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Mongan, Deirdre (2010) Social consequences of harmful use of alcohol. Drugnet Ireland, Issue 32, Winter 2009, pp. 1-2.

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 The Health Research Board launched the latest publication in its Overview series on 25 November 2009.1 The purpose of Overview 9 was to compile and analyse the available data on the social consequences of harmful use of alcohol in Ireland and the methods used involved a combination of archival data, survey results and research literature. 

The negative social consequences of alcohol include spouse/family problems, public disturbances, violence, and reduced work performance, which impact on all facets of society. Harmful use of alcohol has a negative effect on family well-being, and can contribute to relationship and marriage problems and impact on children, who are especially vulnerable to the effects of parental drinking. The effects of alcohol can undermine the fabric of family life and in many cases leave a legacy of neglect, abuse, chaos and damaged children. The emotional cost borne by these families is huge.
Garda data were analysed for the years 2003–2007 to examine the contribution of alcohol to crime in Ireland. Between 2003 and 2007 the total number of drunkenness, public order and assault offences increased by 30%, from 50,948 to 66,406. The typical profile of a drunkenness, public order or assault offender was that of a young male aged under 24 years.  Young people aged 18-24 were responsible for two-fifths of offences. Those aged under 18 years accounted for 17% of offenders and the total number of offences among minors increased from 6,531 in 2003 to 10,037 in 2007, an increase of 54%.
Approximately half of all offences occurred at the weekend. Just under half of adult offences occurred between midnight and 4.00 am, with a peak at 2.00 am, which coincides with weekend closing time in many licensed premises, when large volumes of people spill onto the streets, often in a state of intoxication. Drunkenness and public order offences among minors tended to occur earlier at night than those among the adult population. The number of offences was highest for the week during which St Patrick’s Day occurs, the last week in October and the two weeks around Christmas and New Year’s Day.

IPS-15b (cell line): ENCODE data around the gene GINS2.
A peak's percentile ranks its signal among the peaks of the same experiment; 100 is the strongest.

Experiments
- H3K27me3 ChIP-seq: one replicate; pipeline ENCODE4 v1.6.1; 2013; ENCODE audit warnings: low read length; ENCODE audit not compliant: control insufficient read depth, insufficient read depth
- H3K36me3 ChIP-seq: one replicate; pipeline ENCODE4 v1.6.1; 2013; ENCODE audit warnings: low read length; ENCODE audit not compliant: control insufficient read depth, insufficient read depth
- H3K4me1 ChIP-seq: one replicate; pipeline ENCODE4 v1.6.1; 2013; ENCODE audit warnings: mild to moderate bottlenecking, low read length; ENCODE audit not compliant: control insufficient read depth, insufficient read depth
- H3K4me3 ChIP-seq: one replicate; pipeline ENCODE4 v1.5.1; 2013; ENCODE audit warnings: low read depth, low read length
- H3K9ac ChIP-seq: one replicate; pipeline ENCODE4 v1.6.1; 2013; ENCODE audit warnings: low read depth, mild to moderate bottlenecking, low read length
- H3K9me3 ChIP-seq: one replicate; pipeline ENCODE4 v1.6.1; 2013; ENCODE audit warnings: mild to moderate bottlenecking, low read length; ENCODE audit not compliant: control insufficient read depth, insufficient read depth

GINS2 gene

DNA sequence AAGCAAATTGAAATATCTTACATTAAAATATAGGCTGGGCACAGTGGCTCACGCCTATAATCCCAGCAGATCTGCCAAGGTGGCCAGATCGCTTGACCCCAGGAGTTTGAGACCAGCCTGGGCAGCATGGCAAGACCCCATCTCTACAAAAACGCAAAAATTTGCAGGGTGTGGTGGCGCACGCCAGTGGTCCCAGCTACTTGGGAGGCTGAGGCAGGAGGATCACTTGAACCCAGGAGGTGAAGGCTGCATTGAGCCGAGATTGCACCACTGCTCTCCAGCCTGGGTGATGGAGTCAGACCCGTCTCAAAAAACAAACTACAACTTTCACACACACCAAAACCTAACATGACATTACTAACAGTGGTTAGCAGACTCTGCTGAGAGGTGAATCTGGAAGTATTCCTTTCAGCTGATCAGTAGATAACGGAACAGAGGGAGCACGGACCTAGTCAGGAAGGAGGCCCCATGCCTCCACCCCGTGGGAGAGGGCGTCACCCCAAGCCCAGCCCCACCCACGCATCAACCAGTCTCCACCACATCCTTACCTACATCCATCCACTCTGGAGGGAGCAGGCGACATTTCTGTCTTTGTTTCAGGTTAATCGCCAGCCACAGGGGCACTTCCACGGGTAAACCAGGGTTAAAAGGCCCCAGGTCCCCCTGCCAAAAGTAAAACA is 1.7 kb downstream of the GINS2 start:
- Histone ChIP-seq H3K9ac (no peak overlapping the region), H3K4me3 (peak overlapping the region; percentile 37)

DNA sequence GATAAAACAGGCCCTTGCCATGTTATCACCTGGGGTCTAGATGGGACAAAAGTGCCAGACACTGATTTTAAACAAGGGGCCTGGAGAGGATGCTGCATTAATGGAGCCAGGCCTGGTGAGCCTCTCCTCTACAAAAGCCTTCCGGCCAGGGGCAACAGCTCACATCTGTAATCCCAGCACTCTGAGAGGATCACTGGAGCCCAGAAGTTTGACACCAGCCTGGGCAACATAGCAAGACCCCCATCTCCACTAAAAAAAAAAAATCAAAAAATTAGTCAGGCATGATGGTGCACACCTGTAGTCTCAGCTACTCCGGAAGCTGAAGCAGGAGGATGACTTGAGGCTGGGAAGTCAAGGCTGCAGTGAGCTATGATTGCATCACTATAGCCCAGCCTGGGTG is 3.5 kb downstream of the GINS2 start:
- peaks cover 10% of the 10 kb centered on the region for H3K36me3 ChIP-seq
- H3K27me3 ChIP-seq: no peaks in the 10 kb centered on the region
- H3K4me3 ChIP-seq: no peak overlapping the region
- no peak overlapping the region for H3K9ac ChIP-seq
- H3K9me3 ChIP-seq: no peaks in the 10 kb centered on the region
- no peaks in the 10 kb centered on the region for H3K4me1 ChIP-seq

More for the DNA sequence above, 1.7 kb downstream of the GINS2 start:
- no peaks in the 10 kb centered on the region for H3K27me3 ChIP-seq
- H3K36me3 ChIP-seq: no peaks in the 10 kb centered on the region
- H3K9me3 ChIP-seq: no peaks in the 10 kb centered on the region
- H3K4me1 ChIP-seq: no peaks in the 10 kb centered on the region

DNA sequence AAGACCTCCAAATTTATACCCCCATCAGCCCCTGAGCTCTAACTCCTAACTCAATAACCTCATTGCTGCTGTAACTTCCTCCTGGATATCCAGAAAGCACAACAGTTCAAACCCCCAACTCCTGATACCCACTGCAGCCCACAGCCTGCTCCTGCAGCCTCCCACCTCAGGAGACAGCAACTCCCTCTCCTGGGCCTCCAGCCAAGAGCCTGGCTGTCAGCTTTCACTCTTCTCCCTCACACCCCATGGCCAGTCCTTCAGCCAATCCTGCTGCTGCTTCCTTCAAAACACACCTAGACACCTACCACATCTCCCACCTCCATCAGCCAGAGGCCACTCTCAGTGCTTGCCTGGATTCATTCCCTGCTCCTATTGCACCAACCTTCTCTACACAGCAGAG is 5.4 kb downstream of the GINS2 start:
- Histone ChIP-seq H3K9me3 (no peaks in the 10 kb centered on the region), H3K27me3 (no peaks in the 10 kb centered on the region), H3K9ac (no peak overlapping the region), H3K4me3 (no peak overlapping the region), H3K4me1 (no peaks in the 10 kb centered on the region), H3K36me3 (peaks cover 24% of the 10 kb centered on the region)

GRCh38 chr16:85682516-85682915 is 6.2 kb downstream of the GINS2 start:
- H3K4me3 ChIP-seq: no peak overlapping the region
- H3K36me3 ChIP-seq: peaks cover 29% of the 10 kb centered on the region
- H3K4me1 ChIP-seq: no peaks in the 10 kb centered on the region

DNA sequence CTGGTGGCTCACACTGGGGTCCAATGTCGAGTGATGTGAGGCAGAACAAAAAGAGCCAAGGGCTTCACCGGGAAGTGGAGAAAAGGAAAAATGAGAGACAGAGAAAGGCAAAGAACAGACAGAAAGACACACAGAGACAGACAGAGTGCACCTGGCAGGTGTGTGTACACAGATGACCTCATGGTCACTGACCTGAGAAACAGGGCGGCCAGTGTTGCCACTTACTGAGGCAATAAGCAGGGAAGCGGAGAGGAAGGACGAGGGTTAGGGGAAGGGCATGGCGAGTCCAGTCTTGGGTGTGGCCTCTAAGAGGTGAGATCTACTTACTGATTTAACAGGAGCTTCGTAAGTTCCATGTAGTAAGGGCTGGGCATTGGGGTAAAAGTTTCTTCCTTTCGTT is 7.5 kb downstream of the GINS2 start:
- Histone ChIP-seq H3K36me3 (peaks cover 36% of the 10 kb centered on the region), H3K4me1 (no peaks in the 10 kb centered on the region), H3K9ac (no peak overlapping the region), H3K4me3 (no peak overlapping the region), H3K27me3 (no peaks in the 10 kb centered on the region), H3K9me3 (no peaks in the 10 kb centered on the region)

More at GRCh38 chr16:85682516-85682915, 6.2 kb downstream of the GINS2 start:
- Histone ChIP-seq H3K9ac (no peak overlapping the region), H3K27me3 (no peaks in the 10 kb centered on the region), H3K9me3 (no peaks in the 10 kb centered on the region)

The number of drink-driving offences increased by 74% between 2003 and 2007, from 11,421 to 19,864. The largest increase (32%) was observed between 2005 and 2006, which can be explained by the introduction of legislation permitting random breath testing in 2006. Males accounted for 90% of drink driving offenders. The largest proportions of both male and female offenders were in the 18–24-year age group, followed by the 25–29-year age group. Over half (52%) of all drink-driving offences were recorded between midnight and 4.00 am, and 54% were recorded on a Saturday or Sunday.
Data from four national drinking surveys (2002–2006) were analysed to examine social harm in the general population. The likelihood of experiencing at least one of the four social harm indicators (fights, or harm to friendships, home life or work) in the previous year due to the drinker’s own alcohol use was one in five (21%), with men twice as likely to report social harms compared to women (men 28%, women 13%). The overall prevalence of experiencing at least one of the social harms was significantly higher among those who engaged in weekly risky single-occasion drinking (RSOD) (36%) in comparison with less frequent risky drinkers (16%) and with those who did not engage in risky drinking (5%). Younger participants were more likely to report that they experienced fights and work problems, while harm to home life was more common among those aged 35 years and over. 
Harm to others besides the drinker in the previous year was examined, using five indicators: family problems, having been a passenger with drunk driver, been hit or assaulted, had financial trouble or had property vandalised as a result of someone else’s drinking. The overall prevalence of experiencing at least one of these negative consequences from someone else’s drinking was over one in four (28%). 
While men experienced more social harms from their own drinking than did women, both men and women experienced similar levels of harm from someone else’s drinking. More women than men reported the experience of family and money problems. Family problems were experienced equally by those who drank and those who did not drink. Men were more likely to experience the negative consequences of being a passenger with a drunk driver and of being assaulted. The risk of experiencing either of these harms increased as the frequency of risky drinking by the victim increased. The younger age groups, of both men and women, were more likely to report experiencing assaults and being a passenger with a drunk driver.
The harmful use of alcohol is a serious public health problem in Ireland, and is a major factor in social problems such as violence, family disharmony and child abuse and neglect. Alcohol-related harm is not restricted to the individual drinker, but has negative consequences for families, innocent bystanders and the wider community. The findings of this Overview illustrate the urgent need for the introduction of a co-ordinated national alcohol strategy.  
1. Mongan D, Hope A and Nelson M (2009) Social consequences of harmful use of alcohol in Ireland. HRB Overview Series 9. Dublin: Health Research Board. https://www.drugsandalcohol.ie/12653/

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